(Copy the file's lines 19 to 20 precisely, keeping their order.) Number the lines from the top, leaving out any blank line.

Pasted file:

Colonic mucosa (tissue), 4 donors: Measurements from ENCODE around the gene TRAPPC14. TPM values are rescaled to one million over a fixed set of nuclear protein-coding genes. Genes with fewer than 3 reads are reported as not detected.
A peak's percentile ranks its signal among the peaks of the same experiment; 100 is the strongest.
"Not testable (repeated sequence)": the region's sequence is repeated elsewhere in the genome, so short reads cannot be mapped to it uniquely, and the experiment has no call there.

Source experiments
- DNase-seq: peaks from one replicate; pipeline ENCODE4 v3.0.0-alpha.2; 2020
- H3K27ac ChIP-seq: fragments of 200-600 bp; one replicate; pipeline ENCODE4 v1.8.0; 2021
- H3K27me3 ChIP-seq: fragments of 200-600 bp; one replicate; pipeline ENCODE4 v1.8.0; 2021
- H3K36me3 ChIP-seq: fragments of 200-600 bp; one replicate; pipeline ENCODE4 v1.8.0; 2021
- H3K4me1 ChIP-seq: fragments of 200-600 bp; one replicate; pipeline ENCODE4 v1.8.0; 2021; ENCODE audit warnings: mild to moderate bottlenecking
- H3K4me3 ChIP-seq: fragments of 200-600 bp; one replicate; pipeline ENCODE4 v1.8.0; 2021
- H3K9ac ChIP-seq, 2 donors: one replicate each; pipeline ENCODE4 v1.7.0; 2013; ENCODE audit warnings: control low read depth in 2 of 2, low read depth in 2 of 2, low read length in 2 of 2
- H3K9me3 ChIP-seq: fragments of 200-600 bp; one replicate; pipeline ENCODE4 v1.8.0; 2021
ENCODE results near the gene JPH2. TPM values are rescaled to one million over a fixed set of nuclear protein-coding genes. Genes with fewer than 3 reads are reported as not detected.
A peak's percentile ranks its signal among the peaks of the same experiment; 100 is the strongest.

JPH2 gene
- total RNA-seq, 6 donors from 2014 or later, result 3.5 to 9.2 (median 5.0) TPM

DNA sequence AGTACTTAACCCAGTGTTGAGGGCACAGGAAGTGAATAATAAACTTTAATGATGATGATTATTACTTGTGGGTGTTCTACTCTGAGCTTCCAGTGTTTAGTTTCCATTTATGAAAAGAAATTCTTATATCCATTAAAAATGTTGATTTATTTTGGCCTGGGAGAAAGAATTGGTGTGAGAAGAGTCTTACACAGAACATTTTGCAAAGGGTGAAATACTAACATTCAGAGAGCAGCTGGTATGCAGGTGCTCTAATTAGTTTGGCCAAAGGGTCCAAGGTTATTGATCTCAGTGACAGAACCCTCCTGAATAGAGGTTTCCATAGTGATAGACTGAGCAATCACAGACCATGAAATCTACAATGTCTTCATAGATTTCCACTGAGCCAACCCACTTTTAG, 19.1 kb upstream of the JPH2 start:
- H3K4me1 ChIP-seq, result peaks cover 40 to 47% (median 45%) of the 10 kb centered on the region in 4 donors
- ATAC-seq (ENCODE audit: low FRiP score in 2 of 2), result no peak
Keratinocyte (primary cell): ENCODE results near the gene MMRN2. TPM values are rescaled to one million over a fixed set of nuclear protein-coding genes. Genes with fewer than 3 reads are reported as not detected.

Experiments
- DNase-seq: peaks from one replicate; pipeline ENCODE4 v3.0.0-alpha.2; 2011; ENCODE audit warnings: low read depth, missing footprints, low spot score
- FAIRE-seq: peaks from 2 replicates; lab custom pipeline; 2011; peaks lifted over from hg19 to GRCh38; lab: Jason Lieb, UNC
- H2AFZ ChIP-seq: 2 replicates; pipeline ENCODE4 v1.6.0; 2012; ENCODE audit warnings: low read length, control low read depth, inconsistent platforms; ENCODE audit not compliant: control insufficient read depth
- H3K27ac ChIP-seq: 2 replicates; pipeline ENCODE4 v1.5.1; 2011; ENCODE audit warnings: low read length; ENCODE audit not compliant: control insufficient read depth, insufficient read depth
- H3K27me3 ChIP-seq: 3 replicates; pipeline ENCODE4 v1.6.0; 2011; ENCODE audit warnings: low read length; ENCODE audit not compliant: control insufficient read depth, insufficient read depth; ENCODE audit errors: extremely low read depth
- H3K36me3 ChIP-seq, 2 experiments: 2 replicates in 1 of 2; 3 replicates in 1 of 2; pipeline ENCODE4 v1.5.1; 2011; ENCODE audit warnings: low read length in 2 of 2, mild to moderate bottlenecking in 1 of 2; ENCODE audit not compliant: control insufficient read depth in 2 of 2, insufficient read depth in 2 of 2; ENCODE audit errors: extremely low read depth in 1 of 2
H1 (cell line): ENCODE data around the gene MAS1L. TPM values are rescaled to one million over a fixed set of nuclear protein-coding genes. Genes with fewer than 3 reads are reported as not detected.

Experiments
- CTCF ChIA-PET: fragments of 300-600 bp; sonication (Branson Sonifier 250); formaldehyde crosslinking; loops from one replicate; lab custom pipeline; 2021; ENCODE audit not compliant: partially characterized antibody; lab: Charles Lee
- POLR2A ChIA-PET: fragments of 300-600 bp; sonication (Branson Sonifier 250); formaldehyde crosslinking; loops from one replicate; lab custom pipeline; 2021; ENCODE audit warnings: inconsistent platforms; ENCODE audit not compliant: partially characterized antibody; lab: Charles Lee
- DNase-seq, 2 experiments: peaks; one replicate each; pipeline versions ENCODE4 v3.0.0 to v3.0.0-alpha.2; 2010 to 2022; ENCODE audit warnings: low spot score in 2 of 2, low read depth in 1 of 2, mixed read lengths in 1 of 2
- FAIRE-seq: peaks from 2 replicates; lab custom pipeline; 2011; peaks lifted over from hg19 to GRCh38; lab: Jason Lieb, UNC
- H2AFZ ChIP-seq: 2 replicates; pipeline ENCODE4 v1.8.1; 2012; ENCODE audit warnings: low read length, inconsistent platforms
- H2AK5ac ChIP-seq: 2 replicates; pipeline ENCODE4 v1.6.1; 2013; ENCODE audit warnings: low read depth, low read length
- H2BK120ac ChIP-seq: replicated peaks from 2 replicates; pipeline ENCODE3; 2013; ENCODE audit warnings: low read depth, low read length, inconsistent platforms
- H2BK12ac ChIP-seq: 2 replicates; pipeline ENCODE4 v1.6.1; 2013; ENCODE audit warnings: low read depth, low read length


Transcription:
- ATAC-seq (ENCODE audit: low FRiP score in 2 of 2), result no peak
Keratinocyte (primary cell): ENCODE results near the gene MMRN2. TPM values are rescaled to one million over a fixed set of nuclear protein-coding genes. Genes with fewer than 3 reads are reported as not detected.